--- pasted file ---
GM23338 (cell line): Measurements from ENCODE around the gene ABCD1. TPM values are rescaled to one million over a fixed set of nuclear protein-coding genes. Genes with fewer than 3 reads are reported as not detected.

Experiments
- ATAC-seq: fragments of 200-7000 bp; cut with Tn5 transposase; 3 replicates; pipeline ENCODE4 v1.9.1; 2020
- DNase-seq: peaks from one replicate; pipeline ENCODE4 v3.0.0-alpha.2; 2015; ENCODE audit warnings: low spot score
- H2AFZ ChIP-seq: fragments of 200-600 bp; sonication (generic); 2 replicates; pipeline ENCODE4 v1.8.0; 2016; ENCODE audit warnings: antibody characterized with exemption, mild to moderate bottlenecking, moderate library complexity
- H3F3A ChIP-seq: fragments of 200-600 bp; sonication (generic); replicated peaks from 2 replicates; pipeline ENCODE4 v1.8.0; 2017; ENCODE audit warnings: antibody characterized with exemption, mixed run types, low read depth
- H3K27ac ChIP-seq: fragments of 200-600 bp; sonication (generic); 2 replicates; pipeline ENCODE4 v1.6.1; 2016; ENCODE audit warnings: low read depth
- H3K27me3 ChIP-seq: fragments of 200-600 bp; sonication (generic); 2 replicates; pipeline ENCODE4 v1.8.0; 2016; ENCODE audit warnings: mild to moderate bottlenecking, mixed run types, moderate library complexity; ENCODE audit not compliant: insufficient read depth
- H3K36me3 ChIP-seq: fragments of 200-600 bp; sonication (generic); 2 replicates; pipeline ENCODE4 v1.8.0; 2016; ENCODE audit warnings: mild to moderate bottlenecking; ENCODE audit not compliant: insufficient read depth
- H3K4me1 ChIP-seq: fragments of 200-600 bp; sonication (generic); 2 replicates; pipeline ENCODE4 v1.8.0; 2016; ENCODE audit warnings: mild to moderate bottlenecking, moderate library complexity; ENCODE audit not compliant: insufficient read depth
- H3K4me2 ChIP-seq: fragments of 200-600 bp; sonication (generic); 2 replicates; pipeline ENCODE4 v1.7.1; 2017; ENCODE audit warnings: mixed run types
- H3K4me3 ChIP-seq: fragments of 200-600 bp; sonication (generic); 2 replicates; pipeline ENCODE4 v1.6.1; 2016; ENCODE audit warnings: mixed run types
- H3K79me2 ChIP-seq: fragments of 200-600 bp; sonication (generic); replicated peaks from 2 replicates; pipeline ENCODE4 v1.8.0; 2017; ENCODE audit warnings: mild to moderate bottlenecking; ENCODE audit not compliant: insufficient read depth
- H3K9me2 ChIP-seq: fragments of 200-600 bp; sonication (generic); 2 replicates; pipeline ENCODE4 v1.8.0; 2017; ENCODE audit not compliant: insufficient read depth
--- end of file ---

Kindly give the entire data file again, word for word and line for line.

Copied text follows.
GM23338 (cell line): Measurements from ENCODE around the gene ABCD1. TPM values are rescaled to one million over a fixed set of nuclear protein-coding genes. Genes with fewer than 3 reads are reported as not detected.

Experiments
- ATAC-seq: fragments of 200-7000 bp; cut with Tn5 transposase; 3 replicates; pipeline ENCODE4 v1.9.1; 2020
- DNase-seq: peaks from one replicate; pipeline ENCODE4 v3.0.0-alpha.2; 2015; ENCODE audit warnings: low spot score
- H2AFZ ChIP-seq: fragments of 200-600 bp; sonication (generic); 2 replicates; pipeline ENCODE4 v1.8.0; 2016; ENCODE audit warnings: antibody characterized with exemption, mild to moderate bottlenecking, moderate library complexity
- H3F3A ChIP-seq: fragments of 200-600 bp; sonication (generic); replicated peaks from 2 replicates; pipeline ENCODE4 v1.8.0; 2017; ENCODE audit warnings: antibody characterized with exemption, mixed run types, low read depth
- H3K27ac ChIP-seq: fragments of 200-600 bp; sonication (generic); 2 replicates; pipeline ENCODE4 v1.6.1; 2016; ENCODE audit warnings: low read depth
- H3K27me3 ChIP-seq: fragments of 200-600 bp; sonication (generic); 2 replicates; pipeline ENCODE4 v1.8.0; 2016; ENCODE audit warnings: mild to moderate bottlenecking, mixed run types, moderate library complexity; ENCODE audit not compliant: insufficient read depth
- H3K36me3 ChIP-seq: fragments of 200-600 bp; sonication (generic); 2 replicates; pipeline ENCODE4 v1.8.0; 2016; ENCODE audit warnings: mild to moderate bottlenecking; ENCODE audit not compliant: insufficient read depth
- H3K4me1 ChIP-seq: fragments of 200-600 bp; sonication (generic); 2 replicates; pipeline ENCODE4 v1.8.0; 2016; ENCODE audit warnings: mild to moderate bottlenecking, moderate library complexity; ENCODE audit not compliant: insufficient read depth
- H3K4me2 ChIP-seq: fragments of 200-600 bp; sonication (generic); 2 replicates; pipeline ENCODE4 v1.7.1; 2017; ENCODE audit warnings: mixed run types
- H3K4me3 ChIP-seq: fragments of 200-600 bp; sonication (generic); 2 replicates; pipeline ENCODE4 v1.6.1; 2016; ENCODE audit warnings: mixed run types
- H3K79me2 ChIP-seq: fragments of 200-600 bp; sonication (generic); replicated peaks from 2 replicates; pipeline ENCODE4 v1.8.0; 2017; ENCODE audit warnings: mild to moderate bottlenecking; ENCODE audit not compliant: insufficient read depth
- H3K9me2 ChIP-seq: fragments of 200-600 bp; sonication (generic); 2 replicates; pipeline ENCODE4 v1.8.0; 2017; ENCODE audit not compliant: insufficient read depth